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clear waters Blue Flag status awarded to a record number of Irish beaches

Cork and Dublin main gains but beaches in Wexford and Mayo lose out

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Farrah Culhane (6) marking An Taisce's announcement of the International Blue Flag and Green Coast award recipients for 2021 on Killiney Beach, Co Dublin which has regained its Blue Flag after a 5 year absence.Pic:Naoise Culhane

Farrah Culhane (6) marking An Taisce's announcement of the International Blue Flag and Green Coast award recipients for 2021 on Killiney Beach, Co Dublin which has regained its Blue Flag after a 5 year absence.Pic:Naoise Culhane

Farrah Culhane (6) marking An Taisce's announcement of the International Blue Flag and Green Coast award recipients for 2021 on Killiney Beach, Co Dublin which has regained its Blue Flag after a 5 year absence.Pic:Naoise Culhane

A record number of the country’s beaches have been awarded blue flag status this year.

The awards recognise excellence in water quality, a high standard of visitor facilities and good information for users.

Ninety-three beaches made the grade this year, with four earning a flag, or regaining one, while just two lost their status.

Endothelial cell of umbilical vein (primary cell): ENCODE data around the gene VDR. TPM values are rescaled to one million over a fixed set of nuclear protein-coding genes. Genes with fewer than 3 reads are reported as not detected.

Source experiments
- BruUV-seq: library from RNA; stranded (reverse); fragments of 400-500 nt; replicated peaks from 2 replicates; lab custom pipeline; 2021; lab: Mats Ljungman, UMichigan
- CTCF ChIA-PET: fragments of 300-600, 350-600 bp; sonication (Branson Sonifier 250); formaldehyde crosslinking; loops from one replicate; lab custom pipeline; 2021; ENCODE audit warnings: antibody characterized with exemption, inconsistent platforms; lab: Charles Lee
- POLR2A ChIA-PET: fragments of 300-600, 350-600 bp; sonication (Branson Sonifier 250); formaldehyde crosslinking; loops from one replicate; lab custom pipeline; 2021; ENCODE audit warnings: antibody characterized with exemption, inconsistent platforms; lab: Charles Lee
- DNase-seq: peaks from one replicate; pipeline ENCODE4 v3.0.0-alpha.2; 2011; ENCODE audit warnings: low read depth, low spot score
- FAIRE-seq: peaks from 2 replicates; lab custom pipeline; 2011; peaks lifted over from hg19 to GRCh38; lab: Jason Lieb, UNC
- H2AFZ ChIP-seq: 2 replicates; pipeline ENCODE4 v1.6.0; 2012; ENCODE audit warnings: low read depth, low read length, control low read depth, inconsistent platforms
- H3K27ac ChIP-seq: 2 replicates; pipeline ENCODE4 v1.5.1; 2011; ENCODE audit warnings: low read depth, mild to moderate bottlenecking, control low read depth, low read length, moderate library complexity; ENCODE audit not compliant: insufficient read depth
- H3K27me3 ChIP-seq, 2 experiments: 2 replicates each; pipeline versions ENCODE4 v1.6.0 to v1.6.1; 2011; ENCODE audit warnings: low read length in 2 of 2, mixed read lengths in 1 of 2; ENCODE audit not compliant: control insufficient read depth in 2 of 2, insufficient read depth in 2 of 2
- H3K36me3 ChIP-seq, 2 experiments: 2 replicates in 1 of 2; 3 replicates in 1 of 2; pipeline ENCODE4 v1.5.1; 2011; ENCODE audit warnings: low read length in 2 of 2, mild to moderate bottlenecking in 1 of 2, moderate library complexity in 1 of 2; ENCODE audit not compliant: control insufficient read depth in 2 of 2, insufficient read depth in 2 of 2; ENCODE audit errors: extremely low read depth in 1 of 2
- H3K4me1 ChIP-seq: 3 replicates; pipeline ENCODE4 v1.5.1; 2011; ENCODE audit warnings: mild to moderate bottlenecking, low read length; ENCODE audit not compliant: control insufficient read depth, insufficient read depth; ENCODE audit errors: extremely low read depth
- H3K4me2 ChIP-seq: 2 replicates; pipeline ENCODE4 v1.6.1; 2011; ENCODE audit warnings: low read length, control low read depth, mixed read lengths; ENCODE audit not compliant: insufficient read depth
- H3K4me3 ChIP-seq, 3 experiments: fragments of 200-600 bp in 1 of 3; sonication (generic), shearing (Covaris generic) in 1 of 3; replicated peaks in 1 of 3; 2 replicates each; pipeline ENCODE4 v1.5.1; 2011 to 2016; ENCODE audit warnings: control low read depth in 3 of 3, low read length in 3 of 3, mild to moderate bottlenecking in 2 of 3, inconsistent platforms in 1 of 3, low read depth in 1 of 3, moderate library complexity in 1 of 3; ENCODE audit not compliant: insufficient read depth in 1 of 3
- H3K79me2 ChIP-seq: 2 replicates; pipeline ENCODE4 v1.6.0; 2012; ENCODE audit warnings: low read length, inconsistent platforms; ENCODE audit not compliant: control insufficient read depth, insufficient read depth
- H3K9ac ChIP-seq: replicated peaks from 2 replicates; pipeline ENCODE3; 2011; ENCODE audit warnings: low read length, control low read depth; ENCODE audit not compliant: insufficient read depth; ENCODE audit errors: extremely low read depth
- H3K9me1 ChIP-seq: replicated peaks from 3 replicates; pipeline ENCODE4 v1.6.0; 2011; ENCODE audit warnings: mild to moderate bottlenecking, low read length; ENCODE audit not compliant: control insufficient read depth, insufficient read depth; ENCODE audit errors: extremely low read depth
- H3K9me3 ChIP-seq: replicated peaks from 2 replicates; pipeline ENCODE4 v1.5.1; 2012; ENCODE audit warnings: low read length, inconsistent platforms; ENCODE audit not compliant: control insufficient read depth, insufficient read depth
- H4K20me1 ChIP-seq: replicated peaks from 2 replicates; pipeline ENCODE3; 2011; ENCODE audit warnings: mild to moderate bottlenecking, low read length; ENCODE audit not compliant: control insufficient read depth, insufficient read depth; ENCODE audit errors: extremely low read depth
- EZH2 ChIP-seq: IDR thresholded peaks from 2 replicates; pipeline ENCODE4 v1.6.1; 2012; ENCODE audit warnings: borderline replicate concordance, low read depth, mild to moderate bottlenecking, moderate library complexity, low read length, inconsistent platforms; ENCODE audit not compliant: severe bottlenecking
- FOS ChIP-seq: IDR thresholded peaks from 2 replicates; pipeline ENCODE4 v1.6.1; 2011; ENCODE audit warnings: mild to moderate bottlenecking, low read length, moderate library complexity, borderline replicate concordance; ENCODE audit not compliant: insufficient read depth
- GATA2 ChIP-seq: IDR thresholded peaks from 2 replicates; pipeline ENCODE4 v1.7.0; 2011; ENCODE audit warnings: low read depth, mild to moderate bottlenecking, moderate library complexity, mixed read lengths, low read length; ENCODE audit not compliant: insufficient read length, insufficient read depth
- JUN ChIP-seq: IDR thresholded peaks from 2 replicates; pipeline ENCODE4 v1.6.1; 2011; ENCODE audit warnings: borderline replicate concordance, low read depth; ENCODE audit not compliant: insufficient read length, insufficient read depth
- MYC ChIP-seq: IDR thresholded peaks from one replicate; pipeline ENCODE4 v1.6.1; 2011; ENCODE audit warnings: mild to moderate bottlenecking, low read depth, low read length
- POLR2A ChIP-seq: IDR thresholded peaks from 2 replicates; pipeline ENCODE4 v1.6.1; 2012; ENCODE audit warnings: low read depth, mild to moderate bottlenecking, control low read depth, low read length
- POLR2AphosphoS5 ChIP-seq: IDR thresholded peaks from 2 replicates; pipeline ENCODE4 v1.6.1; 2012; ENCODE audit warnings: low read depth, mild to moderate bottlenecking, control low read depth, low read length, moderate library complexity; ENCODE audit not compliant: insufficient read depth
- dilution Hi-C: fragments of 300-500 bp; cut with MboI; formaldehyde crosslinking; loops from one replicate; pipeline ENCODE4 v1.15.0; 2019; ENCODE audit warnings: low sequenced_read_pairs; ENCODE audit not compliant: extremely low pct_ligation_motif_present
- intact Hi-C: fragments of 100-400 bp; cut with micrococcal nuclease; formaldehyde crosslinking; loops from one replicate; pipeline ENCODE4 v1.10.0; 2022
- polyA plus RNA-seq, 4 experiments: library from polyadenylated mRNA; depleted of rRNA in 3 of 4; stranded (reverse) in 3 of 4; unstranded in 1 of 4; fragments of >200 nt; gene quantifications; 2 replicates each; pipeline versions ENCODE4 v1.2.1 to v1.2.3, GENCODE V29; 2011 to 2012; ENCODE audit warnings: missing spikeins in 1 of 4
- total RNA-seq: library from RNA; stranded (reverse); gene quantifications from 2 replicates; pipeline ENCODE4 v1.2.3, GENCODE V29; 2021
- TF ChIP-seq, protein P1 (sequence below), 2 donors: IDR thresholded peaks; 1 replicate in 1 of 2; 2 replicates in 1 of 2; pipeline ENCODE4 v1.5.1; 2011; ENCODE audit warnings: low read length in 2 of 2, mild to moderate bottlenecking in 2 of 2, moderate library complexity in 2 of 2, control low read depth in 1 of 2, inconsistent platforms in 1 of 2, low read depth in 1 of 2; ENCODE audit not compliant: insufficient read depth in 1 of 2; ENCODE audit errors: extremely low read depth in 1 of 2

A further 63 green coast awards were made to areas that combined water quality excellence with strong conservation of the natural environment.

Of the blue flag recipients, 83 are beaches and 10 are marinas. The four added to the list this year are Cregane Strand and Inchydoney East in Co Cork; Golden Strand on Achill in Co Mayo and Killiney in Dublin.

Ballymoney North Beach in Co Wexford and Bertra in Co Mayo failed to retain blue flag status this year.

All 61 holders of the green coast awards last year retained their status and there were two additions: Rush South in Dublin and Gurteen Bay in Co Galway.

Six beaches achieved dual honours: Portmarnock in Co Dublin; Salthill and Silver Strand in Galway; Ballinskelligs in Co Kerry, Inchydoney East Beach in Co Cork and Rosses Point in Co Sligo.

Water quality measurements were taken during the official bathing season which runs from June 1 to September 15.

Year-round sea swimmers and the Environmental Protection Agency have called for more extensive testing out of season to provide greater information for the public.

An Taisce, which coordinates the blue flag and green coast awards, said they were important indicators of the quality beaches available to the public at the time of year they were used most.

Ian Diamond, coastal awards manager, paid tribute to the local authority staff and marina operators who kept striving for blue flag status, and to the thousands of volunteers who worked on green coasts projects.

“Without the collaborative approach to beach management demonstrated by local authorities and clean coasts groups around the country, the Green Coast Awards would not be possible,” he said.

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The blue flag scheme, which is Europe-wide, has been operating in Ireland since 1987 and in the first year, just 19 beaches and two marinas received the award.

All applicant beaches are inspected to ensure they meet the various criteria to achieve or retain their flags.


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